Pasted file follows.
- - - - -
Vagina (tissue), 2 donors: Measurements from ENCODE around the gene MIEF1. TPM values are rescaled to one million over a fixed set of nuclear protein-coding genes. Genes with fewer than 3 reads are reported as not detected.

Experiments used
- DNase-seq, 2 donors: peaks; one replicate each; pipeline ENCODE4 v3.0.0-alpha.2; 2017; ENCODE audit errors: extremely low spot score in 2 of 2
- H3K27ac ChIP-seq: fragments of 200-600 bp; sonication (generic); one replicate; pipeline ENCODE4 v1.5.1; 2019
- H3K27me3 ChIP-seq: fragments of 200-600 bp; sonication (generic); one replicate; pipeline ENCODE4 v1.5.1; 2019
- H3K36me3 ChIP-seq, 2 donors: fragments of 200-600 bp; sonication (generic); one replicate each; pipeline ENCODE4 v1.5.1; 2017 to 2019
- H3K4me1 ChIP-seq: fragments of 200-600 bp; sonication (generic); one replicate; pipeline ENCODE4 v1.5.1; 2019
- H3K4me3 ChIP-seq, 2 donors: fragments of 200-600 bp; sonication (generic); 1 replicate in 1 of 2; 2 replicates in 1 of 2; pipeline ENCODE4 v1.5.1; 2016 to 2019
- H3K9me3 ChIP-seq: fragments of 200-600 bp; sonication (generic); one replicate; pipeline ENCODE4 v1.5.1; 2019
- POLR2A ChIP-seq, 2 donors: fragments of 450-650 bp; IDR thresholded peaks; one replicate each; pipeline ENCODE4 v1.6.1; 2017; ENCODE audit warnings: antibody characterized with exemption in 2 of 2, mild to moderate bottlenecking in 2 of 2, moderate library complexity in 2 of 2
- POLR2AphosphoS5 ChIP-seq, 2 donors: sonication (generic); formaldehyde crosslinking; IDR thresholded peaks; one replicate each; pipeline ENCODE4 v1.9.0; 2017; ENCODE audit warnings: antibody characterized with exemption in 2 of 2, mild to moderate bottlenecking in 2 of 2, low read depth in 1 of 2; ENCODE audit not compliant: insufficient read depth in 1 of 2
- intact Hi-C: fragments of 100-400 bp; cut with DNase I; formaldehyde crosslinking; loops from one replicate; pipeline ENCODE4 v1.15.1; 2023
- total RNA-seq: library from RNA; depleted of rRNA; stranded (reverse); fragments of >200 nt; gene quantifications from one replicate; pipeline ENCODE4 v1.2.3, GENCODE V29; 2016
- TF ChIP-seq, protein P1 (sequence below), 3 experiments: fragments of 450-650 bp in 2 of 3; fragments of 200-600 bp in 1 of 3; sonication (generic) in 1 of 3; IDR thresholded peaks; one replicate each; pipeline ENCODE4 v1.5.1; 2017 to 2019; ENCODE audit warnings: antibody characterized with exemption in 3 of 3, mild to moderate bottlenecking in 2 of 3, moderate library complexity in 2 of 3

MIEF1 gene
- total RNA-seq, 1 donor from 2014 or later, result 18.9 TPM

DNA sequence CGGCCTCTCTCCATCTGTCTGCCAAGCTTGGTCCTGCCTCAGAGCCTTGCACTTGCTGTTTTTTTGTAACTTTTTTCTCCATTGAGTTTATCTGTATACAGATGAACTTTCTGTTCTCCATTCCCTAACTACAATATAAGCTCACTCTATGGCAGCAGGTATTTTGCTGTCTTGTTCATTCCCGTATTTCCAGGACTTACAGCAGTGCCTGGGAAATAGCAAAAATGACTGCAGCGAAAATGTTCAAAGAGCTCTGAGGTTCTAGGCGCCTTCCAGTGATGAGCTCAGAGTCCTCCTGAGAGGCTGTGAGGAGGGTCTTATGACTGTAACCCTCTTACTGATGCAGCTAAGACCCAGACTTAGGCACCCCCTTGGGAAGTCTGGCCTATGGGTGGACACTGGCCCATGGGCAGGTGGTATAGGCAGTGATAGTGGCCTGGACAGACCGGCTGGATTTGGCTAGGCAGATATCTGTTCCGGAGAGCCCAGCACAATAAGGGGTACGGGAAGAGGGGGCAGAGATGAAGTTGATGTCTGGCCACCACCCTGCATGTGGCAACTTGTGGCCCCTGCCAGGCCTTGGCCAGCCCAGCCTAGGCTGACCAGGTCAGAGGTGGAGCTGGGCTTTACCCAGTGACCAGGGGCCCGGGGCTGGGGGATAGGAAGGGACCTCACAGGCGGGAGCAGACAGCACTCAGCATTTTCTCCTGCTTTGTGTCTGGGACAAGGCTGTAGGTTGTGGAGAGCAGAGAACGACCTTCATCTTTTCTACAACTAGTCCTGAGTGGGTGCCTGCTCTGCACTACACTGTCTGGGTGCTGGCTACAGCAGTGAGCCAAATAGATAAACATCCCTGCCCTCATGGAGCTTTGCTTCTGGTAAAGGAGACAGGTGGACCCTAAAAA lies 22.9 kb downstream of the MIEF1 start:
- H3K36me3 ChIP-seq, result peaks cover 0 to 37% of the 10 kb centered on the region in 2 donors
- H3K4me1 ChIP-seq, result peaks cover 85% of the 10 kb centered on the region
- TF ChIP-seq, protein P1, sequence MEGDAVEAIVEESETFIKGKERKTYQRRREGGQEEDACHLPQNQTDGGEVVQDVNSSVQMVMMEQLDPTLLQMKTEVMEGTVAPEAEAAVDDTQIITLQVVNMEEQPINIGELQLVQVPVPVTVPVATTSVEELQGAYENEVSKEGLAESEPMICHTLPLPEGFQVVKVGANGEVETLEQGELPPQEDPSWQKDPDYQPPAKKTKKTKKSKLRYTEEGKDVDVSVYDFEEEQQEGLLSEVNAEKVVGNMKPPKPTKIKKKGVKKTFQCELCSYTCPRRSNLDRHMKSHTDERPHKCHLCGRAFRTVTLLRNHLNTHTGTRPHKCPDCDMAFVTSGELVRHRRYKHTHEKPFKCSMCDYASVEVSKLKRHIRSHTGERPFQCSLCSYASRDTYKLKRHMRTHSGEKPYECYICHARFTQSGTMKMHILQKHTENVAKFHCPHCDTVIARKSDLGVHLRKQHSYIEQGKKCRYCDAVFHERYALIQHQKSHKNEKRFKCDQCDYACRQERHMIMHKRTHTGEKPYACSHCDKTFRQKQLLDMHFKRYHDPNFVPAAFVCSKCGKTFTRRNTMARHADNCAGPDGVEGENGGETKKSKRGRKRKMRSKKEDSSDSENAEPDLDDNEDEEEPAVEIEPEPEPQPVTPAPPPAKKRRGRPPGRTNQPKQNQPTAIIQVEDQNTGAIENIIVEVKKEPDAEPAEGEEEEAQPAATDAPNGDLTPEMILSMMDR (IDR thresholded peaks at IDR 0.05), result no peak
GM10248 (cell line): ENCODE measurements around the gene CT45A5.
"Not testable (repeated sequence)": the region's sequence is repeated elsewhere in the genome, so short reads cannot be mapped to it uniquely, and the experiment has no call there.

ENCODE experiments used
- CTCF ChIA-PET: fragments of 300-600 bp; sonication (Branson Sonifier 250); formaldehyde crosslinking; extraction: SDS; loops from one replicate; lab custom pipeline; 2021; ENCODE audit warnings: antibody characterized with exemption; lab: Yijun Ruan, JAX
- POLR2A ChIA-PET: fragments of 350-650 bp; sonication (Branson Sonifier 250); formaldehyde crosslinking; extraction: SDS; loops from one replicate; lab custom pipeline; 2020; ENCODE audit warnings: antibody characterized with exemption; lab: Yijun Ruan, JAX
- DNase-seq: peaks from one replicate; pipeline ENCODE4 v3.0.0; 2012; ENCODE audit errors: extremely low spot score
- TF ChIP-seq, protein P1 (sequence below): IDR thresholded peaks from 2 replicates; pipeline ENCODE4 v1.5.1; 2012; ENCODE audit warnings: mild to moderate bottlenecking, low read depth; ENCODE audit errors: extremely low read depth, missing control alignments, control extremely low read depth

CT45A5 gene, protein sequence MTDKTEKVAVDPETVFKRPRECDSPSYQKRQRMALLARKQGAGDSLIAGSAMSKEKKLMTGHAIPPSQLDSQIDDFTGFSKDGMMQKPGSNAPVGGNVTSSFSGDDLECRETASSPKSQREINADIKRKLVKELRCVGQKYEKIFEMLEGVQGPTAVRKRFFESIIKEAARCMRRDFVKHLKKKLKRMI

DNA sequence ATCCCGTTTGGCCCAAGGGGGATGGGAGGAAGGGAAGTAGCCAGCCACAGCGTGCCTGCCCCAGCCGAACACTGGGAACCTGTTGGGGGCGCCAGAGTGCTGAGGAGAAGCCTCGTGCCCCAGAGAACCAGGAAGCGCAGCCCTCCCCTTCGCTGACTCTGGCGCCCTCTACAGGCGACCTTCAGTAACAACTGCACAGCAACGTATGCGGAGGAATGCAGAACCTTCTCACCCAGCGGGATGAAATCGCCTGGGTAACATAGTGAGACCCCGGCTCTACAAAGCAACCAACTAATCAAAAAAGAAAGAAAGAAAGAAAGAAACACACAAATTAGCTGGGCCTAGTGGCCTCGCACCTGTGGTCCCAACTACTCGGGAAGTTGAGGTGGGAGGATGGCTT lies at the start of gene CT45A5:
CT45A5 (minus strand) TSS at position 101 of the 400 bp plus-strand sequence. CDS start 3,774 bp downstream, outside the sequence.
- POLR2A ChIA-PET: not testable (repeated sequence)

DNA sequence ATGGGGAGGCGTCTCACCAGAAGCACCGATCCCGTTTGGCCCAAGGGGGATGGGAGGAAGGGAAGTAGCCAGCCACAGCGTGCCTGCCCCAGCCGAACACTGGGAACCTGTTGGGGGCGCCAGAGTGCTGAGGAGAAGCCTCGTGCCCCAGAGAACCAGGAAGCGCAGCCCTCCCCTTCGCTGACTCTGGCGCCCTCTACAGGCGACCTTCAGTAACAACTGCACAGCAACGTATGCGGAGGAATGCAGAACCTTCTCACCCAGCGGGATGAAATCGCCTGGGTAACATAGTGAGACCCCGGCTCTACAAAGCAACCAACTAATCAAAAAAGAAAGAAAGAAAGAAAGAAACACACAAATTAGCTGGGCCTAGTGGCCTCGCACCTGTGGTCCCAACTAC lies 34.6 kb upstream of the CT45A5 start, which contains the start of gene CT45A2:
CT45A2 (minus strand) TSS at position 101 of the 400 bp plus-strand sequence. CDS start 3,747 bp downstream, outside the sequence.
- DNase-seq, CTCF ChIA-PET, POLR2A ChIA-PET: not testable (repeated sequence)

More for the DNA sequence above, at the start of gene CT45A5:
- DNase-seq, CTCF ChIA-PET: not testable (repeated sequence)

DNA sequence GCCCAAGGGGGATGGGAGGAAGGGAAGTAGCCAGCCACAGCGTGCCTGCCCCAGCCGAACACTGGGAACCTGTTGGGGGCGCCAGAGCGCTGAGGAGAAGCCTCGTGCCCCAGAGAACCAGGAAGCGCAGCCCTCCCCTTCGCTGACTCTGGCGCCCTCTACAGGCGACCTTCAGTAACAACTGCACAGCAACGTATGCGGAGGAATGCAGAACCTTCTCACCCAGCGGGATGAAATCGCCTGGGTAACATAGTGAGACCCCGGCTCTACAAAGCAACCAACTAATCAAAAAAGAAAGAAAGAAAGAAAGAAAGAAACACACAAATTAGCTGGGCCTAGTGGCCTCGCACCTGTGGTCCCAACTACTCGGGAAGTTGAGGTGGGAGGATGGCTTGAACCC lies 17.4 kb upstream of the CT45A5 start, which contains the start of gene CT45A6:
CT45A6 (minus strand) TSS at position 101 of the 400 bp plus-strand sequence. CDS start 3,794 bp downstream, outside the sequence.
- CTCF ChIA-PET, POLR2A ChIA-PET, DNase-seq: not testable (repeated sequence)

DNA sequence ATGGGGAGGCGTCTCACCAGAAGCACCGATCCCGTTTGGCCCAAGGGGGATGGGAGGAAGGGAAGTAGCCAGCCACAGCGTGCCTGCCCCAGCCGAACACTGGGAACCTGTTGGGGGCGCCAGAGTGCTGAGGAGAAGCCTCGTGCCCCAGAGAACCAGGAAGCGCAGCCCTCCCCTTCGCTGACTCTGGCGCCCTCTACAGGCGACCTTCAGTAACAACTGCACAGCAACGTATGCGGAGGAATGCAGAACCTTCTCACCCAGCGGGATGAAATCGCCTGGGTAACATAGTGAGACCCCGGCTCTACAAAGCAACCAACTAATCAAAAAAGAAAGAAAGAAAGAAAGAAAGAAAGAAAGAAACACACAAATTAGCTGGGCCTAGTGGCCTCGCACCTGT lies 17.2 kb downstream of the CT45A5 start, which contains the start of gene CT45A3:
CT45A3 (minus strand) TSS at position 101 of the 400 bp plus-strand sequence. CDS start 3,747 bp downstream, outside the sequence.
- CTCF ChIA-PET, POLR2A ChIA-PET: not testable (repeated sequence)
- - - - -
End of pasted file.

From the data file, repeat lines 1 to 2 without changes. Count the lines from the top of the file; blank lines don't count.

Vagina (tissue), 2 donors: Measurements from ENCODE around the gene MIEF1. TPM values are rescaled to one million over a fixed set of nuclear protein-coding genes. Genes with fewer than 3 reads are reported as not detected.

Experiments used